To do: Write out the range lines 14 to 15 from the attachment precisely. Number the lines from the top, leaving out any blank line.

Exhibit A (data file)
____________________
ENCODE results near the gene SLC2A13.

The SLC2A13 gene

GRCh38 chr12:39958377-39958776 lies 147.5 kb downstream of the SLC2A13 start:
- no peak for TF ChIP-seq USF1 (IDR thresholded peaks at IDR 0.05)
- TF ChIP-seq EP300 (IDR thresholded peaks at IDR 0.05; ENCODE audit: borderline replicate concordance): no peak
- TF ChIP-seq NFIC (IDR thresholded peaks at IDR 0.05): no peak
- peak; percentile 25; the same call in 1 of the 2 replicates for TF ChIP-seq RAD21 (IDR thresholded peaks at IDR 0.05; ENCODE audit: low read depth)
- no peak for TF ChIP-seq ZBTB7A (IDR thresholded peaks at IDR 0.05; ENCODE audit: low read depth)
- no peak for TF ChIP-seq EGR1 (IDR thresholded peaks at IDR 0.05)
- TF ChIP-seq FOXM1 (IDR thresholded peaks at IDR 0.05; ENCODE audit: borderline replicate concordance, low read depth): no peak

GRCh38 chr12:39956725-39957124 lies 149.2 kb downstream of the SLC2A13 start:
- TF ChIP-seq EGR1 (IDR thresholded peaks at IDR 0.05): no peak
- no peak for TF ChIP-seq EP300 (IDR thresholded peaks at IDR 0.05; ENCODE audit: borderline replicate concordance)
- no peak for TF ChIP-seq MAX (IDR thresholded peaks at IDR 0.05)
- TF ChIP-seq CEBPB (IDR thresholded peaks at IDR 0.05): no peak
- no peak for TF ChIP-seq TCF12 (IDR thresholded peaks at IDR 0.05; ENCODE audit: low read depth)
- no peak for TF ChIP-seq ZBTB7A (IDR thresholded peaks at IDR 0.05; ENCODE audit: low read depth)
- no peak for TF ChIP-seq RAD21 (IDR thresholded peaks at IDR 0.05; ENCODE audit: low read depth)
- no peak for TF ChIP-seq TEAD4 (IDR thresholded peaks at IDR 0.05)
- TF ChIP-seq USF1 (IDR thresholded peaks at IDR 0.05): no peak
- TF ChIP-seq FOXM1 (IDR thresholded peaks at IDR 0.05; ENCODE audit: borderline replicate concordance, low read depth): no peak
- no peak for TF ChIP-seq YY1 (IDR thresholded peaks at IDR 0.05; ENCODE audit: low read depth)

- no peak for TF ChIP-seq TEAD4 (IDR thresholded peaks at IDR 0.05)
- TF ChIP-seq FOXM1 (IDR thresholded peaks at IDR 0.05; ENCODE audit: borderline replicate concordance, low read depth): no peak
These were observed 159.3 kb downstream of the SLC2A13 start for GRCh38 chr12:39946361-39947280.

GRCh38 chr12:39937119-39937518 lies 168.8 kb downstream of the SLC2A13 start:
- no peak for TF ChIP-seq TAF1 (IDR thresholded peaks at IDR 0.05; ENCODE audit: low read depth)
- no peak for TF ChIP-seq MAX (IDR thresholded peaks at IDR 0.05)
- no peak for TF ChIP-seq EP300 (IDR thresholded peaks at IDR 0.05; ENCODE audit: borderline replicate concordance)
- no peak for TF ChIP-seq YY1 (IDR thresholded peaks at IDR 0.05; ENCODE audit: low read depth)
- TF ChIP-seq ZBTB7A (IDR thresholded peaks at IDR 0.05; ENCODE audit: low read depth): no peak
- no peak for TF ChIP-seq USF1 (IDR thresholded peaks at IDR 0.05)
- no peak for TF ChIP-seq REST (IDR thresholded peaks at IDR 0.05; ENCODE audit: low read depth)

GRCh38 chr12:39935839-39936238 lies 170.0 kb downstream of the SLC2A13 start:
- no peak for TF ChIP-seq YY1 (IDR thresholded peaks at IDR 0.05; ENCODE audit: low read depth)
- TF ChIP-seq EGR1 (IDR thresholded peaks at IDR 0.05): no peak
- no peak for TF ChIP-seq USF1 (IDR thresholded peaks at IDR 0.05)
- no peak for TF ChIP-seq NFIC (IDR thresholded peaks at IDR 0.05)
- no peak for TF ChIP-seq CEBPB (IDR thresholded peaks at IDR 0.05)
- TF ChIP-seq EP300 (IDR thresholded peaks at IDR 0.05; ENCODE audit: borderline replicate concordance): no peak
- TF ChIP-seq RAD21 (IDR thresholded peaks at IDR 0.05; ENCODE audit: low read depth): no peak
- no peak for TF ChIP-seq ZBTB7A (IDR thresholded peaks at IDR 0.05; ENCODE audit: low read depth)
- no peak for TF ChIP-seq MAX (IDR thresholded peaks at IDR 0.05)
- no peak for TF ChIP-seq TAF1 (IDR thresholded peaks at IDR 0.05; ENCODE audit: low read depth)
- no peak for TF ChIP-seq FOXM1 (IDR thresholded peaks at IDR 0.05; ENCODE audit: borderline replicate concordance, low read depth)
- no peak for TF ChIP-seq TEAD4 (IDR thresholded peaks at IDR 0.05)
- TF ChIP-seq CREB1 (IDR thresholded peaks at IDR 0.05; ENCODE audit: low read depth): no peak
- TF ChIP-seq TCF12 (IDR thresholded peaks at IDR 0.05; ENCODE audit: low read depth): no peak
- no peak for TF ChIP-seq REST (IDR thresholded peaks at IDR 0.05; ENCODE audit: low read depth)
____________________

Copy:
- no peak for TF ChIP-seq MAX (IDR thresholded peaks at IDR 0.05)
- TF ChIP-seq CEBPB (IDR thresholded peaks at IDR 0.05): no peak